5) Does the Lamar Jackson debate rage on?
Yes, yes it does. NFL scouts and executives are all over the place on Jackson, who has continued to be one of the most dazzling and dominant players in college football. Jackson led the nation in total yards (405 per game). (Bobby Petrino’s lazy defensive coordinator hire of Peter Sirmon has undermined Jackson’s attention this season, as Louisville (8-5, 4-4 ACC) struggled in the ACC Atlantic).
Jackson is almost as sure a thing to enter the NFL draft as Allen and Rosen. Should he stay in school? NFL executive: “He’s a work in progress, and the more reps in the pocket he gets will help him.” That was laughed at by a scout: “Why would he go back? The only thing he can improve on is his chance of getting injured.”
There’s still no consensus on Jackson. Some like him as a quarterback, but no one is ready to take him before the fourth round. Others like him as a hybrid project who can play in the slot and return kicks. His electricity is undeniable, but he remains divisive. That’s not going to change between now and April. To his credit, he somehow improved upon his Heisman Trophy-winning season. His completion percentage was up to 59.1 percent from 56.2 and he had 27 passing TDs (with 10 INTs). He also rushed for 1,601 yards and 18 touchdowns. “I’m on Team Lamar,” said a veteran executive. “I think he’s really improved. I think people have been quick to dismiss him, but playing for Bobby [is] one of [the] biggest challenges a quarterback can have.”
6) Whose stock is rising?
First choice isn’t even close. Oklahoma’s Baker Mayfield won the Heisman and showed the arm strength, guts and leadership to entice pro scouts. He’s still only 6-foot, and that may be on his tiptoes. But Mayfield has teams’ attention, and it wouldn’t be a shock if a franchise fell in love with him and traded into the back-end of the first round to get him. He’s the heavy favorite to be the first quarterback off the board after the predetermined Big 3.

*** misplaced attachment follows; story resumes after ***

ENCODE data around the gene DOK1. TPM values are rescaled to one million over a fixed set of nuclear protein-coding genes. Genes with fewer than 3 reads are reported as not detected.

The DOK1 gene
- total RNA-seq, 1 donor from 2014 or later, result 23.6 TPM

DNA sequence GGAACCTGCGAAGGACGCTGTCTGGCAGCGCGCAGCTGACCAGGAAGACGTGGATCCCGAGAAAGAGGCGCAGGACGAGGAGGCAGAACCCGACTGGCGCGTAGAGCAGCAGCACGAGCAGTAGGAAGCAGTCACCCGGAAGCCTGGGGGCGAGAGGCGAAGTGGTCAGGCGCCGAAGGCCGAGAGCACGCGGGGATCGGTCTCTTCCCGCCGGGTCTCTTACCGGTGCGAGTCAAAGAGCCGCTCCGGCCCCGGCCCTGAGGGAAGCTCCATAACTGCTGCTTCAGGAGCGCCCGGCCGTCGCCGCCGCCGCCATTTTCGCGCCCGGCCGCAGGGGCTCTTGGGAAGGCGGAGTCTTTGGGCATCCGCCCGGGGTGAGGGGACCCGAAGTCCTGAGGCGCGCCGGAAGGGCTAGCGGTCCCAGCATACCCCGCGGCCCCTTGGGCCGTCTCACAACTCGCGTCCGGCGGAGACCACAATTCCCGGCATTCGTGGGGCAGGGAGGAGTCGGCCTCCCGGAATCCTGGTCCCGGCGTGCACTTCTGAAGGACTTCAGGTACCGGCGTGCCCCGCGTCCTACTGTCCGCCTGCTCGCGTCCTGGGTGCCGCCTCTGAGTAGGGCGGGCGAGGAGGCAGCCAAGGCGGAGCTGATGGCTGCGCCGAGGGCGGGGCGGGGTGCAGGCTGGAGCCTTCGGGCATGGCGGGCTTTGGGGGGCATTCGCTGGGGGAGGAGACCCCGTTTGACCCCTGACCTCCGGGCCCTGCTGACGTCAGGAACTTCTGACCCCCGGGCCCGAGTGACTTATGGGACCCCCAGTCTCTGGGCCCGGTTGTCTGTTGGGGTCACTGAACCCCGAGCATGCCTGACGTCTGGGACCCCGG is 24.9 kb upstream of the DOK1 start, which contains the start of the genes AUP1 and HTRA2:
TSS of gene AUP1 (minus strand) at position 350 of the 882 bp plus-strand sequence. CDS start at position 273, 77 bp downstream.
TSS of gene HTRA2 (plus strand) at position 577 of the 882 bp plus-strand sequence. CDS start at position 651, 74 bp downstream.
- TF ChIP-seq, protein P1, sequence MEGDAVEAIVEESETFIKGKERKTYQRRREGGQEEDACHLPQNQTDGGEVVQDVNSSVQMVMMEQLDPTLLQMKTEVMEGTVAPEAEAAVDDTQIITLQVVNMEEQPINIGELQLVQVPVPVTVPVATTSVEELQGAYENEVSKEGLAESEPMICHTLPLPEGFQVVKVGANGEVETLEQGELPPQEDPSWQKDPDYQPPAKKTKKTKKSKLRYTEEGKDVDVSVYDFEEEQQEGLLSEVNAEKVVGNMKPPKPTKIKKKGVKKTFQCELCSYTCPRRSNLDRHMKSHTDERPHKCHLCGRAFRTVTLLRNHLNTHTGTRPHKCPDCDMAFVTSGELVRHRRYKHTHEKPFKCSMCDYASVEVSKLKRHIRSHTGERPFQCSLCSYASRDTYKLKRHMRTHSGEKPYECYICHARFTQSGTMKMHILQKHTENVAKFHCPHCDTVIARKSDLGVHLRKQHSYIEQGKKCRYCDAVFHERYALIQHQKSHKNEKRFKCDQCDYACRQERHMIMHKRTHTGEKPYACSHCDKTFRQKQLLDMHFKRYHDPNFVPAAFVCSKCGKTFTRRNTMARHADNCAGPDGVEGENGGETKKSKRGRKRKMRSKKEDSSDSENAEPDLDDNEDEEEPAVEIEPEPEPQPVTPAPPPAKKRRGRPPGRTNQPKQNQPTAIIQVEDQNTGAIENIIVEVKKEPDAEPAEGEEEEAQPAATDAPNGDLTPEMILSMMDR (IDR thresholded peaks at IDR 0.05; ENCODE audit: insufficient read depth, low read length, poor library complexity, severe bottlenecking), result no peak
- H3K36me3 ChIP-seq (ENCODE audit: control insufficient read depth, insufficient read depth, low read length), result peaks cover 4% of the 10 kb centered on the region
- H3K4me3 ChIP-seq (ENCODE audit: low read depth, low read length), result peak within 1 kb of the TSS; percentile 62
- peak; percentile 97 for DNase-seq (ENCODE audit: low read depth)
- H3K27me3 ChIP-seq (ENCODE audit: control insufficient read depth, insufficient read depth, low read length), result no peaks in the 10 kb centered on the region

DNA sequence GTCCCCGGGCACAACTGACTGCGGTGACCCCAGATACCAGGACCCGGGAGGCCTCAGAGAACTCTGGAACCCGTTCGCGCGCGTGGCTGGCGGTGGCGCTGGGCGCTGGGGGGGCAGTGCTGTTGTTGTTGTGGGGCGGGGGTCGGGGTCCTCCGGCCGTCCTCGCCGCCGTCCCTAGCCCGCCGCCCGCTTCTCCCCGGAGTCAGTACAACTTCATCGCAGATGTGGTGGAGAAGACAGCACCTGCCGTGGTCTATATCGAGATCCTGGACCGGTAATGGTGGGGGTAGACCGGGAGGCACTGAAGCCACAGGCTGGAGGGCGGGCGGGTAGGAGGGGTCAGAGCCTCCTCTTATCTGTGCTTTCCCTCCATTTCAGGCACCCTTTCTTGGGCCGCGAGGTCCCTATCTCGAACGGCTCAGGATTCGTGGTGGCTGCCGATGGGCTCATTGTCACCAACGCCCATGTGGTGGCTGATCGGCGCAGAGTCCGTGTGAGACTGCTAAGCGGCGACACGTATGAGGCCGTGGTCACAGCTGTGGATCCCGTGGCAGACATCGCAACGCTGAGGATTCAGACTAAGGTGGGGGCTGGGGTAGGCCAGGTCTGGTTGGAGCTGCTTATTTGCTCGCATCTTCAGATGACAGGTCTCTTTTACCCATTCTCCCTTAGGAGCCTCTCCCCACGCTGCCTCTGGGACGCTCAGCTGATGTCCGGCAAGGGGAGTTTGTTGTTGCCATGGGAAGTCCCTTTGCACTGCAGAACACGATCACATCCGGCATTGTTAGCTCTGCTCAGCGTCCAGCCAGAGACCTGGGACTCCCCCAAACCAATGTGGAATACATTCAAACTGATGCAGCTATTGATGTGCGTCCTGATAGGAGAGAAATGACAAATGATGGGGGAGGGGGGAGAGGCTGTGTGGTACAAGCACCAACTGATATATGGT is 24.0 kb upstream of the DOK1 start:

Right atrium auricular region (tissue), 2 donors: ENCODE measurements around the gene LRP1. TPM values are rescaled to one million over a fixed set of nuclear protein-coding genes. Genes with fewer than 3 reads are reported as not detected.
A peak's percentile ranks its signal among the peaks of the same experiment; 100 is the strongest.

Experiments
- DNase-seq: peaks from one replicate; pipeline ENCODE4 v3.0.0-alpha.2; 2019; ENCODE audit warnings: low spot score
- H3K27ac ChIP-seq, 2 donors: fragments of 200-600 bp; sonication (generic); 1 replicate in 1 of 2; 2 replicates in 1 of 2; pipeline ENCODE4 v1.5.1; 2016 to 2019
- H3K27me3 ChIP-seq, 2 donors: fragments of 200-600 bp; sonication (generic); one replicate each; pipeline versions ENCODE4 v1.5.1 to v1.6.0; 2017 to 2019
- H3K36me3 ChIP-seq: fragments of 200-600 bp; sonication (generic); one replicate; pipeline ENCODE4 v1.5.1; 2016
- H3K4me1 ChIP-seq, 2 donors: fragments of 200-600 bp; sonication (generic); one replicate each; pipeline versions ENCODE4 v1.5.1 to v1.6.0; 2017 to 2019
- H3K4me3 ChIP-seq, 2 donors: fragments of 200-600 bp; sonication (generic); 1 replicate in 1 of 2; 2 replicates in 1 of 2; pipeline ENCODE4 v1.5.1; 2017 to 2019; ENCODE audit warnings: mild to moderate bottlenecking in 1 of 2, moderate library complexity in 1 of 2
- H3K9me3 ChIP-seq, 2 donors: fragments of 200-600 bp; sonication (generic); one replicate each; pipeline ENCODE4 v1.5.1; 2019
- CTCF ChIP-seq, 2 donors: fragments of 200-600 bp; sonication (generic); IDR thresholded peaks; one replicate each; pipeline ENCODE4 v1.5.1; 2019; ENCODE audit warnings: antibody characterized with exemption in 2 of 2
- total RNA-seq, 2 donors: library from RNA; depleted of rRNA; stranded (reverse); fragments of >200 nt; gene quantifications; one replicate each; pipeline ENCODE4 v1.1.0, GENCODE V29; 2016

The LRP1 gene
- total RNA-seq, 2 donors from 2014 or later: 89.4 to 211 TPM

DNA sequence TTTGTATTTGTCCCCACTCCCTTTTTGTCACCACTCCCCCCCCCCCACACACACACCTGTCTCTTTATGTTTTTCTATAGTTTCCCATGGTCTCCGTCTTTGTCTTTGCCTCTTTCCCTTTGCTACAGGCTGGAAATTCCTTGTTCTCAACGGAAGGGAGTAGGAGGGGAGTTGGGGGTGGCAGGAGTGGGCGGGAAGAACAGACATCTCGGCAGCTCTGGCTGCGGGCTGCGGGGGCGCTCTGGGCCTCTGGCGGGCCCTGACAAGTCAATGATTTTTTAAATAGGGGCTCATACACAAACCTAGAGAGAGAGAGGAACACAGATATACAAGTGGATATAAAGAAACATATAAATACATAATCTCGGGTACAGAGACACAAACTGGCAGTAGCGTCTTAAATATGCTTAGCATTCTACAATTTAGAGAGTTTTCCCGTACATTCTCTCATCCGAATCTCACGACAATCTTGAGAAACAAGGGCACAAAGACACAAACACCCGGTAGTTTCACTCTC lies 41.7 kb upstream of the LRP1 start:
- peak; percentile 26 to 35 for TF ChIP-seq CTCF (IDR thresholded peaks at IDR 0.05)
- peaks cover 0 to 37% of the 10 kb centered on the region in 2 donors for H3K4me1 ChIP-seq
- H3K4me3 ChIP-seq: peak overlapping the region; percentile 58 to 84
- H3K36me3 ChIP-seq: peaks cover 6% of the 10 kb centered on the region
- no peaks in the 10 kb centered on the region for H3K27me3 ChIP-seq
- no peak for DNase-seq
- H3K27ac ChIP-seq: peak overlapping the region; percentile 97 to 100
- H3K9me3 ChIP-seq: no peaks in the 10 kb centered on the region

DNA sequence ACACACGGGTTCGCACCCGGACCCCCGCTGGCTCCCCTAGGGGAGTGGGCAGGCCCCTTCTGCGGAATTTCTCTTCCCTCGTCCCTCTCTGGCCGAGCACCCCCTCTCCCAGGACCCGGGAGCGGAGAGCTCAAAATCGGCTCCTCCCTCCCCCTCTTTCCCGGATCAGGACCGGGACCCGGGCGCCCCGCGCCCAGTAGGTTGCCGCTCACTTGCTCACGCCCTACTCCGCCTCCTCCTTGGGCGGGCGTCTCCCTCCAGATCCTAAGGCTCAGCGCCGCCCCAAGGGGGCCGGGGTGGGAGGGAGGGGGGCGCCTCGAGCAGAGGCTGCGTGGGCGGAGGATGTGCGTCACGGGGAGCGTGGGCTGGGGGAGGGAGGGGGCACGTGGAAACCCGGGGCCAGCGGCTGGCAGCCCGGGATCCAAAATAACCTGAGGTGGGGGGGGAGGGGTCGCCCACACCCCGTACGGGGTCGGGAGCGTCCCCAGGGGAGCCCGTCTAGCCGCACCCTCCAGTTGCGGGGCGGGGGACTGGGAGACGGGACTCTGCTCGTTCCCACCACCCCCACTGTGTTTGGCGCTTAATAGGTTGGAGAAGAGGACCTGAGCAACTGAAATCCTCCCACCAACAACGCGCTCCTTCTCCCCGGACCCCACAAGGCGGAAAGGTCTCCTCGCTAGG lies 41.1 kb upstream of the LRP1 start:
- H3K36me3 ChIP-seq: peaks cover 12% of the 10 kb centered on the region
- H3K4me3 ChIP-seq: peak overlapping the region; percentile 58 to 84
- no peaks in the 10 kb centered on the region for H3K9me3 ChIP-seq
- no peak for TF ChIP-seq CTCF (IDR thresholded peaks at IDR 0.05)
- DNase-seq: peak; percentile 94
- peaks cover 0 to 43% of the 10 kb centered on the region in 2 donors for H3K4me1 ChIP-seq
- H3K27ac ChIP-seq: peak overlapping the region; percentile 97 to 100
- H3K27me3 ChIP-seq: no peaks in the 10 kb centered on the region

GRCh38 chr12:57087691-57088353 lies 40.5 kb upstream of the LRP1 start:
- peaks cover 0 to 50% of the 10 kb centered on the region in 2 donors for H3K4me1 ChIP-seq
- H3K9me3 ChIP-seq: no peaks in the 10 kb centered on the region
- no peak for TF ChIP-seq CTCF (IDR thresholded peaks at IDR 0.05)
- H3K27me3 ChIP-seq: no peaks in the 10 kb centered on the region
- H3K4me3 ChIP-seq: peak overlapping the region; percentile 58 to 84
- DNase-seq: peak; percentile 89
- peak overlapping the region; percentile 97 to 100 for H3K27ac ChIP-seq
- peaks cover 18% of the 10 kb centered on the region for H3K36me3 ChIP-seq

“I think the NFL coaches are starting to see which spread college quarterbacks can make it in the NFL,” said Sage Rosenfels, a longtime NFL backup quarterback. “I think NFL offenses have caught up, and they’re starting to run systems for Marcus Mariota, Deshaun Watson and a lot of these guys. Those types of quarterbacks are becoming more valuable.”
One NFL executive wonders if Mayfield’s size and lack of arm strength will get him typecast. Mayfield led the nation in passing efficiency, but it was wins at Oklahoma State and Ohio State that have made believers out of the NFL brass: “One thing I will say about Baker Mayfield, he’s a complete [beast]. He’ll change the culture in your building.”
7) What about Oklahoma State’s Mason Rudolph, Mayfield’s in-state rival?
He threw 37 touchdown passes, completed 65 percent of his passes and led the nation in passing yards with 4,904. But Rudolph will be fighting the stigma of quarterbacks coming from coach Mike Gundy’s offense. (Think Brandon Weeden and Zac Robinson). “I think he’s robotic in what he does, he’s a seven-on-seven quarterback,” an executive said. “When he’s got time and can check the runners on first and third [downs], he’s good. But when the game speeds up, his accuracy declines. When the game gets faster, it’s harder for him to process.”